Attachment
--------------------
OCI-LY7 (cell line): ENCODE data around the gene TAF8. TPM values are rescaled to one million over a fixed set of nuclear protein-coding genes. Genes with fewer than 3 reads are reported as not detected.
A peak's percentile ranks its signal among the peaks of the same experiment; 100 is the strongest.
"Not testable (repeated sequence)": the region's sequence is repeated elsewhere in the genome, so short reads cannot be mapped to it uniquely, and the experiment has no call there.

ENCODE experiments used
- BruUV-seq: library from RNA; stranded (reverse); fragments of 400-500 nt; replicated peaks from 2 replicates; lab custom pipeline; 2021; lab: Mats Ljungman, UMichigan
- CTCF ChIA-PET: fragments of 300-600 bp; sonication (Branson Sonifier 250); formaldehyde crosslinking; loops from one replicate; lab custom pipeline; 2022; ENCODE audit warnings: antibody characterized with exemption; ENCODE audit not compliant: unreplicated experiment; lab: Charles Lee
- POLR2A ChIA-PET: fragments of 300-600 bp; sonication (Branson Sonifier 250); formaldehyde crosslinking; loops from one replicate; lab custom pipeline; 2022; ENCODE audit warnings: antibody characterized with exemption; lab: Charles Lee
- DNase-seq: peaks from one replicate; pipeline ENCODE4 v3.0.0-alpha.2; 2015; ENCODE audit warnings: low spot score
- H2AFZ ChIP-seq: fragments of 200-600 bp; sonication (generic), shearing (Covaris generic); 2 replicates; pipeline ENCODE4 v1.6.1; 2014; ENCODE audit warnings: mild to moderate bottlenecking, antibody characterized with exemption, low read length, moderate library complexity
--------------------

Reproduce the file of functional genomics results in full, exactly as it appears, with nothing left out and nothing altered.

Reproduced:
OCI-LY7 (cell line): ENCODE data around the gene TAF8. TPM values are rescaled to one million over a fixed set of nuclear protein-coding genes. Genes with fewer than 3 reads are reported as not detected.
A peak's percentile ranks its signal among the peaks of the same experiment; 100 is the strongest.
"Not testable (repeated sequence)": the region's sequence is repeated elsewhere in the genome, so short reads cannot be mapped to it uniquely, and the experiment has no call there.

ENCODE experiments used
- BruUV-seq: library from RNA; stranded (reverse); fragments of 400-500 nt; replicated peaks from 2 replicates; lab custom pipeline; 2021; lab: Mats Ljungman, UMichigan
- CTCF ChIA-PET: fragments of 300-600 bp; sonication (Branson Sonifier 250); formaldehyde crosslinking; loops from one replicate; lab custom pipeline; 2022; ENCODE audit warnings: antibody characterized with exemption; ENCODE audit not compliant: unreplicated experiment; lab: Charles Lee
- POLR2A ChIA-PET: fragments of 300-600 bp; sonication (Branson Sonifier 250); formaldehyde crosslinking; loops from one replicate; lab custom pipeline; 2022; ENCODE audit warnings: antibody characterized with exemption; lab: Charles Lee
- DNase-seq: peaks from one replicate; pipeline ENCODE4 v3.0.0-alpha.2; 2015; ENCODE audit warnings: low spot score
- H2AFZ ChIP-seq: fragments of 200-600 bp; sonication (generic), shearing (Covaris generic); 2 replicates; pipeline ENCODE4 v1.6.1; 2014; ENCODE audit warnings: mild to moderate bottlenecking, antibody characterized with exemption, low read length, moderate library complexity